NSW Budget - positive but decline in business investment a concern

June 17, 2014

The NSW Government should be commended for delivering a responsible Budget based on strong fiscal discipline that increases investment on essential services and infrastructure while also tackling the state’s debt levels.

“The Budget also contains some welcome additional funding for mining region infrastructure. However the Budget also confirms a weakness in NSW business investment, and includes royalty forecasts that will be tough to meet without policy support from the Government,” NSW Minerals Council CEO, Stephen Galilee said today.

“Today’s allocation of an additional $100 million the Hunter Infrastructure Investment Fund (HIIF) is welcome. However, unlike the pattern of previous HIIF funding allocations, it is important that the Upper Hunter receive its fair share of funding,” he said.

“Investing an additional $87 million in the important Resources for Regions Program will also provide a boost to infrastructure in mining communities in the New England North West, Central West, Hunter and Illawarra.”

“This is a good start, but more is needed.  Mining communities will be looking for increased and ongoing funding for the Resources for Regions program before the next state election. The eligibility for Resources for Regions funding should also be increased to enable more mining communities to participate,” he said.  

“Two years ago in the 2012/13 Budget, mining was ambushed with nearly $80 million in new fees and levies. Mining workers across the state will be relieved that this year the NSW Government has resisted the temptation to impose further new taxes and levies on the sector. Mining is currently doing tough, we have seen thousands of jobs lost, and any new costs would have been likely to mean even further job losses.”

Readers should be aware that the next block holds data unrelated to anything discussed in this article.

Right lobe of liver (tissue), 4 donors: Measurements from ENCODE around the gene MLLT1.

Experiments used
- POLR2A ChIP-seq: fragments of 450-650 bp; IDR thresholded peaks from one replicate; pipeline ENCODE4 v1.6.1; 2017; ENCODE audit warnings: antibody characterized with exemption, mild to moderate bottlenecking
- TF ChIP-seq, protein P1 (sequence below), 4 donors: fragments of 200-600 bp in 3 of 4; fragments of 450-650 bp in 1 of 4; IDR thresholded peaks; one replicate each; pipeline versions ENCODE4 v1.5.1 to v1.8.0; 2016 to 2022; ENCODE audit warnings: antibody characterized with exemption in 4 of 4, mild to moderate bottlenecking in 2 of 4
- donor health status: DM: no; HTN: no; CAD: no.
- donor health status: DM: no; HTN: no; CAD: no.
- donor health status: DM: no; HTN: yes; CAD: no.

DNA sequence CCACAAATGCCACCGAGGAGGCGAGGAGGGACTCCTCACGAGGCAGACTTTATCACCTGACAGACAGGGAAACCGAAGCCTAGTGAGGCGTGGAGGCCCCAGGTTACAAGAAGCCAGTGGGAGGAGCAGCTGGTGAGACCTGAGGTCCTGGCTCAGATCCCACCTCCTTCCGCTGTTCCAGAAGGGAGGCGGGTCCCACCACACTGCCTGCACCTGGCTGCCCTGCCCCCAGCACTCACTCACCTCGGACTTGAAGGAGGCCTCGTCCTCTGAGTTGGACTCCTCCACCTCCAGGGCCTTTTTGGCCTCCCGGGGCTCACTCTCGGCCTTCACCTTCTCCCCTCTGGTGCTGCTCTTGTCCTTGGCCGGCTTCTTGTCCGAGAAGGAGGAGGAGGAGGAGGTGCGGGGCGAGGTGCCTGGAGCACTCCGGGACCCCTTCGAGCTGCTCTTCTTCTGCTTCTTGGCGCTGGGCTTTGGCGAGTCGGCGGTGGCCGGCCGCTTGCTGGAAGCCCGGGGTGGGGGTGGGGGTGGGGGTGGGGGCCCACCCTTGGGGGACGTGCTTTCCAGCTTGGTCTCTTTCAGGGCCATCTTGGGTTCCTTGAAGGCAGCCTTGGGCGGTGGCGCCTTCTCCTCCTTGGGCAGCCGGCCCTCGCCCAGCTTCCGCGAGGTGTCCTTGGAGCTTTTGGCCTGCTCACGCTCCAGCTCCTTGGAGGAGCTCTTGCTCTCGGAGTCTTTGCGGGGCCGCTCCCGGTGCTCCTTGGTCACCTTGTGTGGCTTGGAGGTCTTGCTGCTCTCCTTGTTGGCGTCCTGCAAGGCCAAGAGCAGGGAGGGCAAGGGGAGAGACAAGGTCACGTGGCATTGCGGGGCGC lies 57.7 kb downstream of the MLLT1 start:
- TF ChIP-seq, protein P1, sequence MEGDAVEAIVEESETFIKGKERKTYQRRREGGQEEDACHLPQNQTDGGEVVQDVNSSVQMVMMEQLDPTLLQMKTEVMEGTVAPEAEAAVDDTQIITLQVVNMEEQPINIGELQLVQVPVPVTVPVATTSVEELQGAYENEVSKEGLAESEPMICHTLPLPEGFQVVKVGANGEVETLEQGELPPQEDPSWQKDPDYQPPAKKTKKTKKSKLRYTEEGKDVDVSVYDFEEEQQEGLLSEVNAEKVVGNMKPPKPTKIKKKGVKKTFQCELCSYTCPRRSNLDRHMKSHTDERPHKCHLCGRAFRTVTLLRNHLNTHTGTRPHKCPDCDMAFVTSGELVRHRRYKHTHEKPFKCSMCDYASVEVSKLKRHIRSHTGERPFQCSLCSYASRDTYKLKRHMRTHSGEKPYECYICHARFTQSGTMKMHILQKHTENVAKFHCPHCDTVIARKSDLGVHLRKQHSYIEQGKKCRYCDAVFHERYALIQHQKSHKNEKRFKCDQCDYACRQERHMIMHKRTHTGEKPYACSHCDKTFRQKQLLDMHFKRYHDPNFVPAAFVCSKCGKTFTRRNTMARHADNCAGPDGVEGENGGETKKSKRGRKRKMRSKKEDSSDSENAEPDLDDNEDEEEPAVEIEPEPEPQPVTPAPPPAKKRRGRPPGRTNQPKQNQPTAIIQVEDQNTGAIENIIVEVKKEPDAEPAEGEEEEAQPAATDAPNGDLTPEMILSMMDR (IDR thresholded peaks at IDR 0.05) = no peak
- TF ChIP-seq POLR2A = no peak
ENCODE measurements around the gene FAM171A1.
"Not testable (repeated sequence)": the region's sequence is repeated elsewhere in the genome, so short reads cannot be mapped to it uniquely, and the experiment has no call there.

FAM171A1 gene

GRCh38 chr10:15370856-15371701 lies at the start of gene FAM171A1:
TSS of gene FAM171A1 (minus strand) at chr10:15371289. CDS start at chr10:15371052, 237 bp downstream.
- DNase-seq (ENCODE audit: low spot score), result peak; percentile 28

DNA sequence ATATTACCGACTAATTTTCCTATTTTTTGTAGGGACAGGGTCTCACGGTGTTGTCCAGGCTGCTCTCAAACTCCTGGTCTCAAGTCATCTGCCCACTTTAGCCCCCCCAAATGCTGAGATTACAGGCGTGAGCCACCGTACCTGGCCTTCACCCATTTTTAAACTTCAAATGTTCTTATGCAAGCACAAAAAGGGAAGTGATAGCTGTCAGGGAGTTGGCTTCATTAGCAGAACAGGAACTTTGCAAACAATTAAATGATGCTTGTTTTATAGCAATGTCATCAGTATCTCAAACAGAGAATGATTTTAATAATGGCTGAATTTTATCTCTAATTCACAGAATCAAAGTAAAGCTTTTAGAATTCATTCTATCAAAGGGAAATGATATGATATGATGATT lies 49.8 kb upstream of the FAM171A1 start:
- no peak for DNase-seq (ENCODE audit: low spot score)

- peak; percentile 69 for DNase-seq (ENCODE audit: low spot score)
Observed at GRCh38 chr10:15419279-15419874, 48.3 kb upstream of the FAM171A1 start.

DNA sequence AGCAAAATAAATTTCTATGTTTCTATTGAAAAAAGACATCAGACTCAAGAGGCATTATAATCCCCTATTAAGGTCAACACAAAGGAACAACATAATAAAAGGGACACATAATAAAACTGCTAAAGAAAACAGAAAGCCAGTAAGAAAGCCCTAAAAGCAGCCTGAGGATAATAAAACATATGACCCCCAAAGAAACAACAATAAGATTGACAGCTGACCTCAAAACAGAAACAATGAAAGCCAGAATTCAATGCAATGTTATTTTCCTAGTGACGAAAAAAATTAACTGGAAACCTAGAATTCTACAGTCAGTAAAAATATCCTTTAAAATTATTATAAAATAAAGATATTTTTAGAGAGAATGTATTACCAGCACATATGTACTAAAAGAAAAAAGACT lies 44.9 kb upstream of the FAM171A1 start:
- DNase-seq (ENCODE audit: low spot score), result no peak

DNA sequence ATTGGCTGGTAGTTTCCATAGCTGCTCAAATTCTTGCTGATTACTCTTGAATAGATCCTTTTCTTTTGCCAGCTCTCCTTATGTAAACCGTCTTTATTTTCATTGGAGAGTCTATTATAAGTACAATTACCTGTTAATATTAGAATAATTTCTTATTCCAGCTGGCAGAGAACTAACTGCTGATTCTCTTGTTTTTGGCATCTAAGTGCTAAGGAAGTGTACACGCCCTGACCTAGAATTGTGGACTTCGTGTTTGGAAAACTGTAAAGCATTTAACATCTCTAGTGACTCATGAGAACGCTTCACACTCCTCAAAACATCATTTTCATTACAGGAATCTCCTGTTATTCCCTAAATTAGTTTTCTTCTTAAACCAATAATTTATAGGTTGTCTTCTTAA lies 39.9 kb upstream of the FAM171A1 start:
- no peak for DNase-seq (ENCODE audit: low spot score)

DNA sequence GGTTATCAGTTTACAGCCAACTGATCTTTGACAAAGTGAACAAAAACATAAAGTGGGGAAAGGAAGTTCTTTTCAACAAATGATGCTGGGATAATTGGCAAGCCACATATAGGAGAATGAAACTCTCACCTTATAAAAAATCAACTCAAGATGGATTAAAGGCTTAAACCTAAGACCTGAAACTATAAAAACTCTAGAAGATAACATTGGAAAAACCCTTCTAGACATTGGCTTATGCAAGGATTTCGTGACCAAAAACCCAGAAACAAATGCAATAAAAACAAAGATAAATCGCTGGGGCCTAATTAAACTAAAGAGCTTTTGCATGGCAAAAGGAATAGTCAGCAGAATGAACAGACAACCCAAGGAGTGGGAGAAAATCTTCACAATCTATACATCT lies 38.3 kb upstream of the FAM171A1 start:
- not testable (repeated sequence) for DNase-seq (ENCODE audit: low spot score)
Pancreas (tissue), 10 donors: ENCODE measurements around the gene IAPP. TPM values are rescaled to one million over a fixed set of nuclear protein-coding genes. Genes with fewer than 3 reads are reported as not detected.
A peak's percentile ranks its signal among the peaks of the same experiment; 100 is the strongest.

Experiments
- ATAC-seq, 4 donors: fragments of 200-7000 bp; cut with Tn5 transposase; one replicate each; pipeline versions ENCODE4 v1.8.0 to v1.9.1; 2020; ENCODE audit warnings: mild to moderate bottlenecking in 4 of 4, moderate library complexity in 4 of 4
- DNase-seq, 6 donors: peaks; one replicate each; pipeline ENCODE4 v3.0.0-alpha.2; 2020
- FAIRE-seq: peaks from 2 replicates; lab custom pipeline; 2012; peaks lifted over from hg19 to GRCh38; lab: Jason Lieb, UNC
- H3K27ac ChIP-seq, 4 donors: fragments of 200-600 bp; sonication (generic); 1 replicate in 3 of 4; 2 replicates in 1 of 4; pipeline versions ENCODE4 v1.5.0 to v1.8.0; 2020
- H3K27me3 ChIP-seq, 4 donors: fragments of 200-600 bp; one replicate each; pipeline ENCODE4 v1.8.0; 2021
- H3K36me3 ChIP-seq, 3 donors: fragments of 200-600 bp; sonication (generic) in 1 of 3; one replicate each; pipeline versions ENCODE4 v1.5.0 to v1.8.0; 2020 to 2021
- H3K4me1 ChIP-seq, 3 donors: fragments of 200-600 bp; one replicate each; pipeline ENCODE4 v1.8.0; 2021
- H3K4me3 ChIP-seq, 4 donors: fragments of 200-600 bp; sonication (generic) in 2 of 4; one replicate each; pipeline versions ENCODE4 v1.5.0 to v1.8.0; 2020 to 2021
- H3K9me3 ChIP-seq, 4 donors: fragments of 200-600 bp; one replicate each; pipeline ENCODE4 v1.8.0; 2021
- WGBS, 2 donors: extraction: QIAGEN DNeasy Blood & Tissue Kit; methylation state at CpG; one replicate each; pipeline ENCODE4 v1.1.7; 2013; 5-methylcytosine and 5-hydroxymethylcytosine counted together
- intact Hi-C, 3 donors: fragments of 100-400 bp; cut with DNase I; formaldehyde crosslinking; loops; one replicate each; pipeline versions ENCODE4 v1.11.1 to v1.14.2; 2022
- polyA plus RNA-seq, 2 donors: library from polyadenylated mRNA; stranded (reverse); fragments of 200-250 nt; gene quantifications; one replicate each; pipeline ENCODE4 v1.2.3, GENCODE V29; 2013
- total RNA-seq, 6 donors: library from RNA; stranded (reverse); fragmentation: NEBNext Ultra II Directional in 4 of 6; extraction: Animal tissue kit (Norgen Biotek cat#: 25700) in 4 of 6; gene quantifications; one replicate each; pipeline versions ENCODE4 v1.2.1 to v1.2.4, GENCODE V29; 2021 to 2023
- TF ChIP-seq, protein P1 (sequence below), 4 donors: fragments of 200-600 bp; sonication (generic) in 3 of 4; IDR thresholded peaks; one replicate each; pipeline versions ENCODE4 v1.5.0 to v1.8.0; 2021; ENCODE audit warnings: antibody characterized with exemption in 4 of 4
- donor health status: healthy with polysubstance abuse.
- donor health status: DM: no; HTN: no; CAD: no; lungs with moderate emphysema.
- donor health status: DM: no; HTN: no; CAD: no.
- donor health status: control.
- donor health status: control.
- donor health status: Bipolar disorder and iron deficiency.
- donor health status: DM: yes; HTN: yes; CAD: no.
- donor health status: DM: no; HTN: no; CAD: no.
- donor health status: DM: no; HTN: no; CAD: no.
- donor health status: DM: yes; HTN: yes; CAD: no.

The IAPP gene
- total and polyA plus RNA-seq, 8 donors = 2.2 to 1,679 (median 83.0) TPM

“As with previous years, the Budget notes the important contribution mining makes to the NSW economy, confirming that over 2013/14 mining delivered $1.36 billion in royalties, helping to fund services we all use like schools, hospitals, emergency services and public transport,” Mr Galilee said.

“However, the NSW Government continues to underestimate the impact that a combination of uncertainty surrounding the NSW planning system, a high Australian dollar and a fall in commodity prices is having on future royalty revenue.”

“Last year’s Budget forecast an increase in mining royalties of around 14%. This year’s Budget papers reveal that In reality, royalties over the last year were 10% lower than forecast.  This year the Budget forecasts an increase in mining royalties of around 17% in 2014/15. This increase will not be realised without the right policy settings from the NSW Government, starting with changes to the planning system that provide the certainty needed to attract further investment.”

“The Budget papers also indicate the relative strength of the NSW economy is being propped up by household and government spending, noting that NSW has experienced a decline in business investment in the mining and non-mining sectors over 2013-14.”

“This is a worrying warning sign for the NSW economy. If NSW is to truly become the first state in Australia to do business, more must be done to attract greater business investment, including in mining,” Mr Galilee said.

“As the Budget specifically notes, mining investment in NSW has fallen by 45% in the last four years. We are already seeing the impacts of this with over 2,000 jobs lost in mining in the last 18 months,” he said.

“Mining is going through tough times and its real jobs of real workers and their families on the ground that are being affected.”  

“It’s vital that in the lead up to the next election there is a renewed focus on attracting mining investment, to protect mining jobs, and to ensure that our state’s largest export industry can continue to deliver economic strength for our state,” Mr Galilee said.

Contact: Chris Rath | crath@nswmining.com.au | 0409 758 734 | 02 9274 1419

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